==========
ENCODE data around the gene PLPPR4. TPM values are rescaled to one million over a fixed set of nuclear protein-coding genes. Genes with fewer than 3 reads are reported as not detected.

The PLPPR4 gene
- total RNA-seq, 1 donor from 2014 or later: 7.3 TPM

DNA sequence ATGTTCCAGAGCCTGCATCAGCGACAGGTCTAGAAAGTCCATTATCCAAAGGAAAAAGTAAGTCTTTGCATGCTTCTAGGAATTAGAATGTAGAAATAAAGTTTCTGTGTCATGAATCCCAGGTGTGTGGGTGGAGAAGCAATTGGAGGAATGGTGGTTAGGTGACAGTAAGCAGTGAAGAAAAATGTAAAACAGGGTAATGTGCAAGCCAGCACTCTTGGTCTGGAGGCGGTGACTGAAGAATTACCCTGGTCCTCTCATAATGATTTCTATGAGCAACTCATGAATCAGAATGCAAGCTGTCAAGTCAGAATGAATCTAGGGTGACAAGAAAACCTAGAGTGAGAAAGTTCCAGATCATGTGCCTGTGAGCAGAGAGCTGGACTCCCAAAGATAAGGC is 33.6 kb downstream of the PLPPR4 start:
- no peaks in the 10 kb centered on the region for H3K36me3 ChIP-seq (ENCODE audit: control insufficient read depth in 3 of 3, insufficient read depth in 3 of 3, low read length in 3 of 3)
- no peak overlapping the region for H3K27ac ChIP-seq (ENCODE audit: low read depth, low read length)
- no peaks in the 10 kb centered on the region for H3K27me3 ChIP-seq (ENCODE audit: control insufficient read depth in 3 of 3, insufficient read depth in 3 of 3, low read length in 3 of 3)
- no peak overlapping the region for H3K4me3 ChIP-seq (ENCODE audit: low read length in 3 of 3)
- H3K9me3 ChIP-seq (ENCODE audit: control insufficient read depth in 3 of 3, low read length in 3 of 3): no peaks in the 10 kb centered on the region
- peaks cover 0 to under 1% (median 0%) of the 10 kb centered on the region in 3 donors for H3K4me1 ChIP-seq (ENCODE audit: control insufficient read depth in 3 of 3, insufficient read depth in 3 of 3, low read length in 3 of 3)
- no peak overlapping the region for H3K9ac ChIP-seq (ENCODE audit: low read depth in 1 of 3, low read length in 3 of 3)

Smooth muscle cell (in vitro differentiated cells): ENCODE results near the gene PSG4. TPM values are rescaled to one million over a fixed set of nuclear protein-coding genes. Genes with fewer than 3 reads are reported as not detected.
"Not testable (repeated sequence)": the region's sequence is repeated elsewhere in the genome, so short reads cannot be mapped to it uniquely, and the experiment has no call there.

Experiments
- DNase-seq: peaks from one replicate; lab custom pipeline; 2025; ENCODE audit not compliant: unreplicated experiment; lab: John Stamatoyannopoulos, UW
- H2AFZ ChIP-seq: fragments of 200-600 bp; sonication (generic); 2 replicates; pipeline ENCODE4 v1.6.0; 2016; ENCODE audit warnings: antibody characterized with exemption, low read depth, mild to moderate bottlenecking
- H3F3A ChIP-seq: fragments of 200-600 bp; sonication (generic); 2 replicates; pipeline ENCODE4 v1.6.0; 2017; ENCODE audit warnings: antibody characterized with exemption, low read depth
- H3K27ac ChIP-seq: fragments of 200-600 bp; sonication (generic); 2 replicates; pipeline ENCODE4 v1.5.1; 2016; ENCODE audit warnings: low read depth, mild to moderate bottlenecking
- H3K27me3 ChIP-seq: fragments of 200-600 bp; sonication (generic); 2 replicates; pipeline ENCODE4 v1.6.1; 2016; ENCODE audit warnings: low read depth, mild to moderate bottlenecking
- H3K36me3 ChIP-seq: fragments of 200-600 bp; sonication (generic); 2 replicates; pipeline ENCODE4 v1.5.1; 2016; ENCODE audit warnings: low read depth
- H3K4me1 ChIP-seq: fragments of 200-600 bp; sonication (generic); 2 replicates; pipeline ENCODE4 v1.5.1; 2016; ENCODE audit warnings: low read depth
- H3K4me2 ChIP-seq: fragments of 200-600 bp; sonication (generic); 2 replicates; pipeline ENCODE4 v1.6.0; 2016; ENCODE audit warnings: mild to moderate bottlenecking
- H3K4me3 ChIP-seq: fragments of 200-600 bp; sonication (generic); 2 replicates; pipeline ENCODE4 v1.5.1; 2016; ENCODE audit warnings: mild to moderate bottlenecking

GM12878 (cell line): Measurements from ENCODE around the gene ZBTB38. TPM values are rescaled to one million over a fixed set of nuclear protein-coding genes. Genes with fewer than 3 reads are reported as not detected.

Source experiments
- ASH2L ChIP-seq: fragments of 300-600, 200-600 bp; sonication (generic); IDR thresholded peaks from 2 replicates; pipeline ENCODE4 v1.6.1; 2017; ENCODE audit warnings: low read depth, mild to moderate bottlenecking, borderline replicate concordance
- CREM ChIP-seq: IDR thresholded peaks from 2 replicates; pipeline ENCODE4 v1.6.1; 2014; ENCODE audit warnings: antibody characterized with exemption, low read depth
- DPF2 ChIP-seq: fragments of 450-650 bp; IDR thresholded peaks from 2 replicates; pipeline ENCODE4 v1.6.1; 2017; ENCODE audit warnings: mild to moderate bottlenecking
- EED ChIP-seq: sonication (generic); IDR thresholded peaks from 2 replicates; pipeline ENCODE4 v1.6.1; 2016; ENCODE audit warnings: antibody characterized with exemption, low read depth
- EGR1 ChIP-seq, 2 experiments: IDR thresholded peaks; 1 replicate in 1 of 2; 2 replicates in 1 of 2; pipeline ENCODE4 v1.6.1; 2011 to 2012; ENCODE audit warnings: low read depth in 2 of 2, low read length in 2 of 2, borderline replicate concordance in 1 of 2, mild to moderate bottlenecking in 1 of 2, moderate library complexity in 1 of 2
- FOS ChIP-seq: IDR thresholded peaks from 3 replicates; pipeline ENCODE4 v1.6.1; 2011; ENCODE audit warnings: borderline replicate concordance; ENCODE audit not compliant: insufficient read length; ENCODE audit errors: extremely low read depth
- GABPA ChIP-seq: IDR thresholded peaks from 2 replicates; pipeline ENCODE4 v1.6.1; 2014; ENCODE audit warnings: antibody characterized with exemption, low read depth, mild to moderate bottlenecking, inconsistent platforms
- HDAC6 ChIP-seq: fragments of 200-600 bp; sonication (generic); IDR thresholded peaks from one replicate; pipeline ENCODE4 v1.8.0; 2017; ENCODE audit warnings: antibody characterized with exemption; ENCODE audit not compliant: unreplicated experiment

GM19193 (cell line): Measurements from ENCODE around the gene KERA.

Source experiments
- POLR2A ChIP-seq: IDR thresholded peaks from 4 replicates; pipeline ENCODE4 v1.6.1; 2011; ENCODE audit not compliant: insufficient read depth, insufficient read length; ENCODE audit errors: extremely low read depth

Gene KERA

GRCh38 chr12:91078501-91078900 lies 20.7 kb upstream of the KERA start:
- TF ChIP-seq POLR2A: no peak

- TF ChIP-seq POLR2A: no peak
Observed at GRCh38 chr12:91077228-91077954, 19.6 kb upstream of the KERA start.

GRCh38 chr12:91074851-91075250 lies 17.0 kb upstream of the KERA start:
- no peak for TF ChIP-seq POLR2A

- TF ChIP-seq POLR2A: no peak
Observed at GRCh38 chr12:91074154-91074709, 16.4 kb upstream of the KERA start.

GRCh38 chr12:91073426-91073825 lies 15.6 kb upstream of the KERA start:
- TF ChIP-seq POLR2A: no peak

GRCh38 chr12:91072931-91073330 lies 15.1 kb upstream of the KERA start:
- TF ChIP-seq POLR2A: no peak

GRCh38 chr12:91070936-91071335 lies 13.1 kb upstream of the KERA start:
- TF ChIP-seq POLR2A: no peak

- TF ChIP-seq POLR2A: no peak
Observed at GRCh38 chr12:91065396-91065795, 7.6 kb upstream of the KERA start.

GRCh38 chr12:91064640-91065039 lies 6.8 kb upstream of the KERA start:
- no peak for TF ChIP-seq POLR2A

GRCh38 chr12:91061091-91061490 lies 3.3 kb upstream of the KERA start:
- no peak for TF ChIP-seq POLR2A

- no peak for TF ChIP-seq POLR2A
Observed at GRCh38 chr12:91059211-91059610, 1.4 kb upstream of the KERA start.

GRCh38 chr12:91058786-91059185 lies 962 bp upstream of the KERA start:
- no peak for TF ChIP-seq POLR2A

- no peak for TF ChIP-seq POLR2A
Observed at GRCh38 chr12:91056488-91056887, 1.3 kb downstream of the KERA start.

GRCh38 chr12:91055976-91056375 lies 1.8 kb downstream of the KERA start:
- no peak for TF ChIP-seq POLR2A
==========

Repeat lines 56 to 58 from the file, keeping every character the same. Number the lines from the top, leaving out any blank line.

GRCh38 chr12:91061091-91061490 lies 3.3 kb upstream of the KERA start:
- no peak for TF ChIP-seq POLR2A

- no peak for TF ChIP-seq POLR2A